Saving for retirement…when you make a lot of money
Save for retirement….invest more….save more…..
We hear this constantly as young professionals…Almost anything we read on Facebook, CNBC, or any other source of news is yelling the same message at us.
But, once you actually start making money it seems like it gets harder to save for retirement. Let’s face it, what happens when you start making more money?
- You spend more
- Your tastes change
- The IRS changes the rules and limits of what you can do with your money
When my family started making more money (and ultimately paying more in taxes) I started trying to find strategies that would help.
First thing was to invest in rental real estate. Then we found out that with only one property, it didn’t really make sense to form a corporation or anything and the IRS has their own rules about losses and how you can use them.
Then we had a kid. But, the IRS takes the child tax credit away to above certain income levels.
But you still have to find ways to save for retirement. So you max out your 401(k) and get your company match. Then you probably put some money in savings, or buy a larger home, or invest in stocks. And all of those things are great but you still don’t have much long-term tax advantage. You’re still buying stocks that you’ll pay tax on, have taxes on your home that you’ll owe (in addition to maintenance), and you’ll pay taxes on withdrawals you make from your 401(k) or other qualified retirement accounts.
Enter the IRA contribution. One of the most common things you likely hear is to contribute to an IRA. Once you start making more money (typically six-figures or higher) you’re “phased out” of contributing. So then you go back to the conventional advice you hear about saving and investing.
From a tax perspective and a long-term viewpoint, you’re still going to owe the IRS money at whatever rates they feel like charging you in the future.
So what do the wealthy do to invest for their retirement?
Enter the back-door Roth IRA! I’ve rarely heard CPA’s or other financial advisors talk about these but it’s a way to fund a Roth IRA as long as you follow the rules and report it correctly.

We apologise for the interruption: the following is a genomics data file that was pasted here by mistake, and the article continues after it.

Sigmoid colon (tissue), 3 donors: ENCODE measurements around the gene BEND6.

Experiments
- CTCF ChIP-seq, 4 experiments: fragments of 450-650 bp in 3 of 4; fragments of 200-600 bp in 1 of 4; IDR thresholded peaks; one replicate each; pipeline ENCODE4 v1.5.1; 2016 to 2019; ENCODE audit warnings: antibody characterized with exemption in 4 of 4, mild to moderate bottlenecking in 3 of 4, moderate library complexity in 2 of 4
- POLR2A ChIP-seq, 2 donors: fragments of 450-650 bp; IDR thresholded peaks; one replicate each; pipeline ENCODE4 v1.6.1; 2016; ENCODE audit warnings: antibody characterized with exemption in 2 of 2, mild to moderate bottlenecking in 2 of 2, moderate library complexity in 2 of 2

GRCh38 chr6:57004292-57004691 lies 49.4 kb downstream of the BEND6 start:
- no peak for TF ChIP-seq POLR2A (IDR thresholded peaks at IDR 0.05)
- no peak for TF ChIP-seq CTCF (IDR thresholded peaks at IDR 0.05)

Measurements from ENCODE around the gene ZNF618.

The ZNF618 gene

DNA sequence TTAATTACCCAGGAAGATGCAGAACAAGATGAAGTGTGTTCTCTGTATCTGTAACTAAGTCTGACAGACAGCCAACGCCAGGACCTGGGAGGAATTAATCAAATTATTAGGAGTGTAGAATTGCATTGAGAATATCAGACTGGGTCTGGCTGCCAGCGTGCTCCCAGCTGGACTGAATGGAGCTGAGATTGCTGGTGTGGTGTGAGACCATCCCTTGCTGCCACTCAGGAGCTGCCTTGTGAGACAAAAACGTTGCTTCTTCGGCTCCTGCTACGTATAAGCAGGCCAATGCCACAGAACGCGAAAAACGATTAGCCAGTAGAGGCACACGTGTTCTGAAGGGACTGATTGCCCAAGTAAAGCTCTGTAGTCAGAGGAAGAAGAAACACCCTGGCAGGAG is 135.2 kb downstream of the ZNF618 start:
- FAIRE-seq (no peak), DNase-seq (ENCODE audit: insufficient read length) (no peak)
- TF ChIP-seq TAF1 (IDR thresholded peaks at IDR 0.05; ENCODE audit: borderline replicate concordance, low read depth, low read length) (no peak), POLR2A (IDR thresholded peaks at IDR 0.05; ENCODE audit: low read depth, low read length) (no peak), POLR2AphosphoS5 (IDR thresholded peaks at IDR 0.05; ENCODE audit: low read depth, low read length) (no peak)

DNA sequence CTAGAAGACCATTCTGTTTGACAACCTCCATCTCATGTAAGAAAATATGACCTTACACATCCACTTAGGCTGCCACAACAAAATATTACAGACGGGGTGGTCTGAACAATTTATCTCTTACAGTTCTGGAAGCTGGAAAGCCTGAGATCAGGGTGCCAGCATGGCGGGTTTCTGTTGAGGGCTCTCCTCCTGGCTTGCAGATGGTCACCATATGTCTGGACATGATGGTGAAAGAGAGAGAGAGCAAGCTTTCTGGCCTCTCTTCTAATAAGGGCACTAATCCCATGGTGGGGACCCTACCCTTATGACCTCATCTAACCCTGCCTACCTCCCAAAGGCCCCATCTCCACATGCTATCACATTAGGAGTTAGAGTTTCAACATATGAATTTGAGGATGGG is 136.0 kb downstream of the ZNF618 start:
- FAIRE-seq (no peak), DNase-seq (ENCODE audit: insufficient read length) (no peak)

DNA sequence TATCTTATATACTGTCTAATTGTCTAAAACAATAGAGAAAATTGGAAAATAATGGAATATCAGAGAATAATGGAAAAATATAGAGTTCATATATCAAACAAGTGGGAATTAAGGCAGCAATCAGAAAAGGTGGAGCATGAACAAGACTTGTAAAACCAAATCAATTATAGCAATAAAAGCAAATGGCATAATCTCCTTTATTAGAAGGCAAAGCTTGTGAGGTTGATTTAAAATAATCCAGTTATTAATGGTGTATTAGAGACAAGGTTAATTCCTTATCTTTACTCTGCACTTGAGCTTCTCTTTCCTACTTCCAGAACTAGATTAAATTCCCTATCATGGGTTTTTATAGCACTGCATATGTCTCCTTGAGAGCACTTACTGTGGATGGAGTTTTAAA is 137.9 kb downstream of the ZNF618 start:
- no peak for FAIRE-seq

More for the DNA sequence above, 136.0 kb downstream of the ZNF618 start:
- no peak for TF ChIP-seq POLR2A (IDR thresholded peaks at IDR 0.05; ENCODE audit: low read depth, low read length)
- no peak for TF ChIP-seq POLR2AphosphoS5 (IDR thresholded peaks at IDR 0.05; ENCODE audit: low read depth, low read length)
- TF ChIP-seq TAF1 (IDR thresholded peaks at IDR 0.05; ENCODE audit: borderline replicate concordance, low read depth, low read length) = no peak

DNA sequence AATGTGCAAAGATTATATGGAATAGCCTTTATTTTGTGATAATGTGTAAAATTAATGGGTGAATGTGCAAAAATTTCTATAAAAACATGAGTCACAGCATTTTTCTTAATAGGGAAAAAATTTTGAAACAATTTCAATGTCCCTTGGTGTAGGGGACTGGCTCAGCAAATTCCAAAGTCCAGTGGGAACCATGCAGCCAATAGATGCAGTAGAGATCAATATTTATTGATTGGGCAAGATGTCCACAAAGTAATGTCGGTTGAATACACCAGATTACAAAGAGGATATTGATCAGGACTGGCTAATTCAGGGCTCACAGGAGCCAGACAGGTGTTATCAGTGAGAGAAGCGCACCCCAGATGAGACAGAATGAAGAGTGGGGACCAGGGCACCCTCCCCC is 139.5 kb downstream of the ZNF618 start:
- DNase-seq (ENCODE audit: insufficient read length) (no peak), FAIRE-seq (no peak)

The IRS dictates whether or not an IRA contribution is deductible based on your employment status and income level. But, the IRS DOES allow you to contribute to an IRA no matter what – you just don’t get a tax benefit.
Each year, you fund a non-deductible IRA at $5,500 ($6,000 is the limit in 2019). Then, when the time is right you convert the IRA that you’ve funded to a Roth IRA. There’s currently not a limit on Roth IRA conversions.
You may be thinking, so what? Now I have $5,500 in a Roth IRA for retirement – why does that matter?
Follow the rulebook that the IRS gives you and you could have a $500,000+ TAX-FREE bucket to enjoy. Put away $5,500 using this strategy for 30 years, and follow the rules in the IRS playbook, earn a 7% rate of return, and you have $561,000+ in that account.
If we assume a 25% tax rate, your taxable account is worth $384,000. $180,000 is a lot of money to pay the government.
How much worse is a 50% tax rate? $288,836 is left. If you have all of your retirement funds in 401(k) or IRA accounts that’s what you could be looking at.
What’s your plan if tax rates to go higher in your working years or retirement? The highest bracket in history was 94% for certain incomes. Imagine for every $100 you get, you actually keep $6.
Maybe the IRS will change the rules in the future. Maybe they won’t. For now there’s strategies the wealthy are using to build wealth and dis-inherit the IRS. If you have questions about these or other things you can do to build wealth our doors are always open.